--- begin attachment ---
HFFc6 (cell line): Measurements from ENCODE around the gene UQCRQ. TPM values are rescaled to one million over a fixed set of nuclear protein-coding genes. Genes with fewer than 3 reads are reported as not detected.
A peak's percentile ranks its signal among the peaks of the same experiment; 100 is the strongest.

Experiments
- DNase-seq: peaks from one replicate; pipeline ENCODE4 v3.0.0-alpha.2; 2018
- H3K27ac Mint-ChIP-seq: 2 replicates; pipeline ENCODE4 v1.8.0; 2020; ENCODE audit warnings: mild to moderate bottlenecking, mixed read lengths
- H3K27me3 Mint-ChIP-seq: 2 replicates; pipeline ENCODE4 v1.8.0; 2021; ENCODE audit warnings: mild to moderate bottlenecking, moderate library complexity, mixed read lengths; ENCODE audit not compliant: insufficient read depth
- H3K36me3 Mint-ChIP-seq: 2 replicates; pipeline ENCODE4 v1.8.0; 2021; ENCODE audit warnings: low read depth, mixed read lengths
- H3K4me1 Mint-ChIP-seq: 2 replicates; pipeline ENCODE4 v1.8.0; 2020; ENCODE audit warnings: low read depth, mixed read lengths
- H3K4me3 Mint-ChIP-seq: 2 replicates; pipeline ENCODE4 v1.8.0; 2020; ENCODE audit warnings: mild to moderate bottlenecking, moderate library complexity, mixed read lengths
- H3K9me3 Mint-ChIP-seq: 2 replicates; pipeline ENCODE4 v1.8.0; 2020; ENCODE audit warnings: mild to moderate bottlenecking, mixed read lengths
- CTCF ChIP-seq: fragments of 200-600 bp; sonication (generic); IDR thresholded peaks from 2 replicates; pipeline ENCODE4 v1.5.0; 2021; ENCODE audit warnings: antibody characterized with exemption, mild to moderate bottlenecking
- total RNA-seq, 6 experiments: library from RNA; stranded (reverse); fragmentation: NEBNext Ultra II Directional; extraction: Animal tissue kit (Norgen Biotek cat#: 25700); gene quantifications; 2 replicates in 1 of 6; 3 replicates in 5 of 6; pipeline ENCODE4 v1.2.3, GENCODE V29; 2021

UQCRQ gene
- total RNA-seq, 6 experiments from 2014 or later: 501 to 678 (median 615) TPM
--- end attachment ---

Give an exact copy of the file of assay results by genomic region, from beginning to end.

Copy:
HFFc6 (cell line): Measurements from ENCODE around the gene UQCRQ. TPM values are rescaled to one million over a fixed set of nuclear protein-coding genes. Genes with fewer than 3 reads are reported as not detected.
A peak's percentile ranks its signal among the peaks of the same experiment; 100 is the strongest.

Experiments
- DNase-seq: peaks from one replicate; pipeline ENCODE4 v3.0.0-alpha.2; 2018
- H3K27ac Mint-ChIP-seq: 2 replicates; pipeline ENCODE4 v1.8.0; 2020; ENCODE audit warnings: mild to moderate bottlenecking, mixed read lengths
- H3K27me3 Mint-ChIP-seq: 2 replicates; pipeline ENCODE4 v1.8.0; 2021; ENCODE audit warnings: mild to moderate bottlenecking, moderate library complexity, mixed read lengths; ENCODE audit not compliant: insufficient read depth
- H3K36me3 Mint-ChIP-seq: 2 replicates; pipeline ENCODE4 v1.8.0; 2021; ENCODE audit warnings: low read depth, mixed read lengths
- H3K4me1 Mint-ChIP-seq: 2 replicates; pipeline ENCODE4 v1.8.0; 2020; ENCODE audit warnings: low read depth, mixed read lengths
- H3K4me3 Mint-ChIP-seq: 2 replicates; pipeline ENCODE4 v1.8.0; 2020; ENCODE audit warnings: mild to moderate bottlenecking, moderate library complexity, mixed read lengths
- H3K9me3 Mint-ChIP-seq: 2 replicates; pipeline ENCODE4 v1.8.0; 2020; ENCODE audit warnings: mild to moderate bottlenecking, mixed read lengths
- CTCF ChIP-seq: fragments of 200-600 bp; sonication (generic); IDR thresholded peaks from 2 replicates; pipeline ENCODE4 v1.5.0; 2021; ENCODE audit warnings: antibody characterized with exemption, mild to moderate bottlenecking
- total RNA-seq, 6 experiments: library from RNA; stranded (reverse); fragmentation: NEBNext Ultra II Directional; extraction: Animal tissue kit (Norgen Biotek cat#: 25700); gene quantifications; 2 replicates in 1 of 6; 3 replicates in 5 of 6; pipeline ENCODE4 v1.2.3, GENCODE V29; 2021

UQCRQ gene
- total RNA-seq, 6 experiments from 2014 or later: 501 to 678 (median 615) TPM